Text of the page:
BATON ROUGE, La. — Louisiana State University will now reportedly offer free vaccines to students after more cases of mumps have been confirmed on campus.
WBRZ-TV in Baton Rouge reports there are now 12 confirmed cases of the virus, according to an email alert sent to all students Wednesday. The university is now offering free doses of the MMR vaccine to any students in certain "high-risk" groups.
Those groups include students who have not received two doses of the MMR vaccine in their lifetime or students who have had direct contact with someone diagnosed with mumps. Members of the LSU tennis team, all fraternities and sororities and the Tiger Band have also been identified as "high-risk" groups for these confirmed cases.
Last week, the university confirmed that at least nine students were ill with mumps. One of those students lives alone on-campus and will be quarantined for two weeks. LSU has also alerted faculty about the outbreak and canceled a tennis tournament after a student-athlete was diagnosed with the virus.
Mumps is a contagious viral infection spreading through saliva or mucus. It typically starts with a few days of fever, headache, muscle aches, weakness, and loss of appetite. Most people will have a red rash on their face and what mumps is best known for is causing puffy cheeks and a swollen jaw.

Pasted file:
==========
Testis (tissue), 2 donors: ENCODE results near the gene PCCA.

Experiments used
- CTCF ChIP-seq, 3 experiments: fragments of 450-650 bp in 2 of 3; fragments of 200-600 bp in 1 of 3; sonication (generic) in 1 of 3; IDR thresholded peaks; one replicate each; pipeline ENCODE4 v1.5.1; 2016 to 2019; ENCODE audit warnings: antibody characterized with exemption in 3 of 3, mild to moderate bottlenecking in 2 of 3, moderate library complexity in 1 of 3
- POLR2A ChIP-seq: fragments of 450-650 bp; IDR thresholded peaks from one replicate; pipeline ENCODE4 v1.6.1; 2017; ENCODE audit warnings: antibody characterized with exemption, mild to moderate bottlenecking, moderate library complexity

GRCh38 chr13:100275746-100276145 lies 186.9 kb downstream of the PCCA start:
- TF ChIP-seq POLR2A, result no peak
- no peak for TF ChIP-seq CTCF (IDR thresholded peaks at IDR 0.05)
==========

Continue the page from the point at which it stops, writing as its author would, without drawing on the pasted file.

Any student who may be experiencing symptoms of mumps is urged to call the Student Health Center or their healthcare provider as soon as possible.
There has been a 99 percent decrease in mumps cases in the US since the vaccine first became available in 1967. Now, the vaccine is usually given in combination with measles and rubella.
While complications are rare, they can lead to things like hearing loss, and swelling of the pancreas, testicles, ovaries, or brain. In very rare cases, mumps can be deadly. The best defense is to make sure your vaccinations are up to date.
Most LSU students are required to be vaccinated, but the CDC said even if you've had the vaccine, you can still get mumps. LSU said all 12 students received their two MMR boosters and were in compliance with vaccination requirements. Doctors aren't sure why, but the CDC claims it could be that some immune systems just don't respond as well.